In Finland social work is one of the main pillars of the welfare state. But when money and financial growth dictates the decision making, will social work loose it`s value? At this very moment Finland`s social and health care system is undergoing a big change. As we are moving on to a more multi-dimensional and […]
In Finland social work is one of the main pillars of the welfare state. But when money and financial growth dictates the decision making, will social work loose it`s value?
At this very moment Finland`s social and health care system is undergoing a big change. As we are moving on to a more multi-dimensional and multi-professional ways of working with families and children, we should stop and think, what is the role of social work in the future. What are the core values that promote wellbeing of the people and do we have enough understanding of the possibilities that social work provides to take action?
It is a well-known fact that welfare is all about balanced combination of economic, social and ecological dimensions. Yet social work has been pushed towards a more process–efficiency-oriented concept. No doubt it is important to be able to understand what’s working and what’s not, but does it leave any space for humanity and imperfection in one’s life? In the field of social work, situations are usually complex and multidimensional, therefore here is no one–solution–miracle that can be applied to all the cases. In order to be able to work accordingly to the ethical values of social work, there should be time to sit down and listen to our clients and space to think and analyze before making a decision.
In order to grasp the situation, we need to remind ourselves about the core values of social work, what are the tools that are applied and what is the outcome.
Social work is a profession that unites many scientific approaches and theories and is as vivid as life itself. Promoting and enforcing human rights and children’s rights is the core of social work value palette. Many of us sometimes think that these rights are something very “general level” and not concrete but what we need to remember is that these values will not happen without basic grassroot work. We also need to start with understanding that the work with one particular client is as significant as making a change on the global level, in fact they go hand in hand. In the end, social work is an everyday human rights work. Every day social workers decide whether the rights are enforced or not. As professor of social work Kirsi Juhila writes that from the ethics of social work, it is just as important to face a person in distress ’here and now’ as it is to influence the social and global causes of their distressi.
Indeed, the goal is to make a change in a person’s life, but the change will not necessarily happen by providing a family with one short-time service, neither will it happen by introducing one statement or a program. The change takes time and persistence. It is even possible that the work with a client will remain unfinished – but maybe interaction and understanding is what the client benefits most from.
Maybe instead of aiming for efficiency we should aim for a society that could provide place for participation, human rights and sustainability in decision making. If we want to talk about measurable results, we should start by following the long-term impact of the social work value–base and its impact on generations to come.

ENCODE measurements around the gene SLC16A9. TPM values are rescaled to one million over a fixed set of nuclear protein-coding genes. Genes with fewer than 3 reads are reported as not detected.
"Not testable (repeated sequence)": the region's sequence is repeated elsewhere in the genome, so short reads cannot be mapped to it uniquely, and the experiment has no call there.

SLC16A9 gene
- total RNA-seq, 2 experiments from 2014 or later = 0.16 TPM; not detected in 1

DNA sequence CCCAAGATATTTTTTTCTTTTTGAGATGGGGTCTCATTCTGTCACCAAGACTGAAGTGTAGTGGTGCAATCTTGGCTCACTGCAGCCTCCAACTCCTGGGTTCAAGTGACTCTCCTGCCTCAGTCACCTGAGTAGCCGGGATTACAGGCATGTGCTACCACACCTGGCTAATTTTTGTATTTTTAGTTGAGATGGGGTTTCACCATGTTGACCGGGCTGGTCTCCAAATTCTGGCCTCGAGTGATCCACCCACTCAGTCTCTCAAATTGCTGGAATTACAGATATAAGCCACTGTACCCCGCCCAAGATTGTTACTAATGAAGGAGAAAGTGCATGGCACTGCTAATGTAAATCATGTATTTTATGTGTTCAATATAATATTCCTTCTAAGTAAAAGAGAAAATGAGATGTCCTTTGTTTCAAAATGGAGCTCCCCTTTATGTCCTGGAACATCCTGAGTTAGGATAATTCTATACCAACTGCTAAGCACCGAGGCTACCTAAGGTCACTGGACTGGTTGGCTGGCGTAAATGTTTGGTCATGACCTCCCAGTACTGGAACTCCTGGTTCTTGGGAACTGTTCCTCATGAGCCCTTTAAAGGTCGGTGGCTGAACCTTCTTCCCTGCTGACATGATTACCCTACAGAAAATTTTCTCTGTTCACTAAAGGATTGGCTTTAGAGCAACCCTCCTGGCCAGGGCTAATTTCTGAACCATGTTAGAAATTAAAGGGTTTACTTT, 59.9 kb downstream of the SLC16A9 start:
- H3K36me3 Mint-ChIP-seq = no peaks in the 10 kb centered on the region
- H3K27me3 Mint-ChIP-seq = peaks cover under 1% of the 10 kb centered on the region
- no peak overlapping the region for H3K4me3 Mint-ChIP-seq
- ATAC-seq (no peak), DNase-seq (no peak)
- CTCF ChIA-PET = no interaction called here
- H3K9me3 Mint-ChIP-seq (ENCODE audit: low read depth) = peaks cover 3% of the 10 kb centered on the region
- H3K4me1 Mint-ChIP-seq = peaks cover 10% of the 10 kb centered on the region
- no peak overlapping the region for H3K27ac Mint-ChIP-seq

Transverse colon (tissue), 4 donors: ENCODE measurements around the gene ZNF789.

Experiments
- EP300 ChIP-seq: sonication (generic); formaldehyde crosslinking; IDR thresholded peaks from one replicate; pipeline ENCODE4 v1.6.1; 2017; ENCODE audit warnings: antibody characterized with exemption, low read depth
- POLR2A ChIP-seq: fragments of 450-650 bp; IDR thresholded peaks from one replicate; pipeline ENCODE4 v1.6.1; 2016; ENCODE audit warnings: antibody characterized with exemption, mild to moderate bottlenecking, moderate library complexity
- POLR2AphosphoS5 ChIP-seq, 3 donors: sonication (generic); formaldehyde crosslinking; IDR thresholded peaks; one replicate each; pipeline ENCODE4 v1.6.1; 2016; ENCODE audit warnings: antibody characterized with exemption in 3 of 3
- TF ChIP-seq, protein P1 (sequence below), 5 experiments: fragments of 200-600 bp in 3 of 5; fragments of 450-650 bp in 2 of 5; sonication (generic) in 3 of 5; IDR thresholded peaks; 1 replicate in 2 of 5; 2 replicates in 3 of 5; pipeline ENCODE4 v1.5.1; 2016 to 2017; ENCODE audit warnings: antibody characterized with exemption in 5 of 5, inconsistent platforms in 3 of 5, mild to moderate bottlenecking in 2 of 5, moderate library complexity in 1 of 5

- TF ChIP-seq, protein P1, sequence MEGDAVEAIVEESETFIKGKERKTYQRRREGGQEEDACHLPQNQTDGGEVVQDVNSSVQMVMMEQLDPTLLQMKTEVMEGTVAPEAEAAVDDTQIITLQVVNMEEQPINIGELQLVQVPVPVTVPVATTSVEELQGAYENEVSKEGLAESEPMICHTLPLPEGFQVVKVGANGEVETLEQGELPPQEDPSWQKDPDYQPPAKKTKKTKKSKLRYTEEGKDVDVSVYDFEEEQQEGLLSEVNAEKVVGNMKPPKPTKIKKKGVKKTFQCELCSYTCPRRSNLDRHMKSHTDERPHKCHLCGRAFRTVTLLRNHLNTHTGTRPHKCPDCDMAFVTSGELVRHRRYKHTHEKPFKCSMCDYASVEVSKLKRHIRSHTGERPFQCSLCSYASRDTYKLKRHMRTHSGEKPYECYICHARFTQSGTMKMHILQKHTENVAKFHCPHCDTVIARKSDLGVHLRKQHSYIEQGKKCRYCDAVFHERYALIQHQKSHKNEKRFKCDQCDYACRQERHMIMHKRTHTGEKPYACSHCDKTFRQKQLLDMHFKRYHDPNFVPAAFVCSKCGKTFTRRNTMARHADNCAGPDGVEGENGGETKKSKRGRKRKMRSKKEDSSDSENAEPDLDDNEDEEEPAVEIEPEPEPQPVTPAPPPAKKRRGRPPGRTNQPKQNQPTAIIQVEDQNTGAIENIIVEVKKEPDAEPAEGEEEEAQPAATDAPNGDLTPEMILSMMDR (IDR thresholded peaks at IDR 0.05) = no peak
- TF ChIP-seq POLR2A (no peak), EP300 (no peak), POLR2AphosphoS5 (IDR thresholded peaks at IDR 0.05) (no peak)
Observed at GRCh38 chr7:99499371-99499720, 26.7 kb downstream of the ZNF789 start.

According to Professor Aila-Leena Matthies who recently held her presentation at a seminar organized by Talentiaii, participation is one of the main tools of the welfare state and social work carries a significant responsibility for enhancing participation. Moreover, as Mirja Satka, Timo Harrikari, Susanna Hoikkala and Elina Pekkarinen (2007) state in their blogiii, that close interaction with children as clients means that social work has a unique opportunity and ethical obligation to work towards realization of children`s rights in practice. Today, we must take important steps towards systematically taking in the experience from those who have been a part of the social care system and learn from their knowledge.
The changes in our environment and the global systems always causes a chain reaction that hits hardest the ones that are mostly in need. Today we are facing the outbreak of COVID-19, which will have a significant impact on wellbeing of the people and weaken the situation of those in need. For many decades, the social workers have been working with so called silent groups and developing theoretical knowledge and innovative tools of empowerment. This knowledge combined with digital solutions will open new possibilities for social workers to use their expertise.
We are convinced that the value-based work, interpersonal interaction and empowerment of the clients, are the key factors that make social work – work. In the end it is crucial to understand that the values that social work stands for do have an impact on all the societal levels. Therefore, we should always keep in mind that all social work is structural social work. With ongoing pressure on economic growth and efficient outcomes social work should function as a counterweight, restoring the respect for humanity, promoting the importance of continuity of human relations and embracing participation and inclusion. Social work as a human rights work is valuable at all levels making it possible to listen, to act and to make a change.
Today, when we are facing catastrophic consequences of COVID-19, our job is to raise the values of humanity and stand together with the clients.